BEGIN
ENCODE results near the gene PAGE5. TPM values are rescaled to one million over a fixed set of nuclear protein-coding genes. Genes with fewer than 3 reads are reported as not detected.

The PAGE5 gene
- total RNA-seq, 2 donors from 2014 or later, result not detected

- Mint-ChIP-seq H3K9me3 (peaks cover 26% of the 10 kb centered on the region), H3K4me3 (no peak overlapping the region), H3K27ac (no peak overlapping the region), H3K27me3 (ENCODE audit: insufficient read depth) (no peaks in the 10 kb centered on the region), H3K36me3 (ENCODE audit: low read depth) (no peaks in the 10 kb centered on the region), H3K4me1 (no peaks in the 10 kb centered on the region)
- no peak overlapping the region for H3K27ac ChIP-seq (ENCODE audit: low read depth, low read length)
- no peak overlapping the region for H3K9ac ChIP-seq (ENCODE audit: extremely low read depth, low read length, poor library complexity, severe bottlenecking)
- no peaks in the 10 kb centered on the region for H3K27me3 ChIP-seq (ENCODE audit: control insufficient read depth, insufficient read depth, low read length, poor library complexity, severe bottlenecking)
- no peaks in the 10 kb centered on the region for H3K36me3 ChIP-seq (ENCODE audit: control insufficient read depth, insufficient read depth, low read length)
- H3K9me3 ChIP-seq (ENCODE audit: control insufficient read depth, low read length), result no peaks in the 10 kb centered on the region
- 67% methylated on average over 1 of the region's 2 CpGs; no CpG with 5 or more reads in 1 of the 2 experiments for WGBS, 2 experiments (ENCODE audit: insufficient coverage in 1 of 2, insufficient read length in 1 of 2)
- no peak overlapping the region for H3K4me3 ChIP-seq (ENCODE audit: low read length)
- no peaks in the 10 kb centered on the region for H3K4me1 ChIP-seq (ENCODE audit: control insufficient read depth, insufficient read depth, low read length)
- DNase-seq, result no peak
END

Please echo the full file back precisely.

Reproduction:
ENCODE results near the gene PAGE5. TPM values are rescaled to one million over a fixed set of nuclear protein-coding genes. Genes with fewer than 3 reads are reported as not detected.

The PAGE5 gene
- total RNA-seq, 2 donors from 2014 or later, result not detected

- Mint-ChIP-seq H3K9me3 (peaks cover 26% of the 10 kb centered on the region), H3K4me3 (no peak overlapping the region), H3K27ac (no peak overlapping the region), H3K27me3 (ENCODE audit: insufficient read depth) (no peaks in the 10 kb centered on the region), H3K36me3 (ENCODE audit: low read depth) (no peaks in the 10 kb centered on the region), H3K4me1 (no peaks in the 10 kb centered on the region)
- no peak overlapping the region for H3K27ac ChIP-seq (ENCODE audit: low read depth, low read length)
- no peak overlapping the region for H3K9ac ChIP-seq (ENCODE audit: extremely low read depth, low read length, poor library complexity, severe bottlenecking)
- no peaks in the 10 kb centered on the region for H3K27me3 ChIP-seq (ENCODE audit: control insufficient read depth, insufficient read depth, low read length, poor library complexity, severe bottlenecking)
- no peaks in the 10 kb centered on the region for H3K36me3 ChIP-seq (ENCODE audit: control insufficient read depth, insufficient read depth, low read length)
- H3K9me3 ChIP-seq (ENCODE audit: control insufficient read depth, low read length), result no peaks in the 10 kb centered on the region
- 67% methylated on average over 1 of the region's 2 CpGs; no CpG with 5 or more reads in 1 of the 2 experiments for WGBS, 2 experiments (ENCODE audit: insufficient coverage in 1 of 2, insufficient read length in 1 of 2)
- no peak overlapping the region for H3K4me3 ChIP-seq (ENCODE audit: low read length)
- no peaks in the 10 kb centered on the region for H3K4me1 ChIP-seq (ENCODE audit: control insufficient read depth, insufficient read depth, low read length)
- DNase-seq, result no peak